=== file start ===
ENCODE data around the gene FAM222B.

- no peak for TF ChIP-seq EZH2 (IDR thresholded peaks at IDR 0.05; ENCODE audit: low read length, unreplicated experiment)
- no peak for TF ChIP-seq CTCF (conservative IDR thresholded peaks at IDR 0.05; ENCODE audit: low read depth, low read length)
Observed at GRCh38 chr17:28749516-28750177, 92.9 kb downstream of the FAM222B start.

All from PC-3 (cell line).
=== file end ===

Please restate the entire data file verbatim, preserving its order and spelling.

ENCODE data around the gene FAM222B.

- no peak for TF ChIP-seq EZH2 (IDR thresholded peaks at IDR 0.05; ENCODE audit: low read length, unreplicated experiment)
- no peak for TF ChIP-seq CTCF (conservative IDR thresholded peaks at IDR 0.05; ENCODE audit: low read depth, low read length)
Observed at GRCh38 chr17:28749516-28750177, 92.9 kb downstream of the FAM222B start.

All from PC-3 (cell line).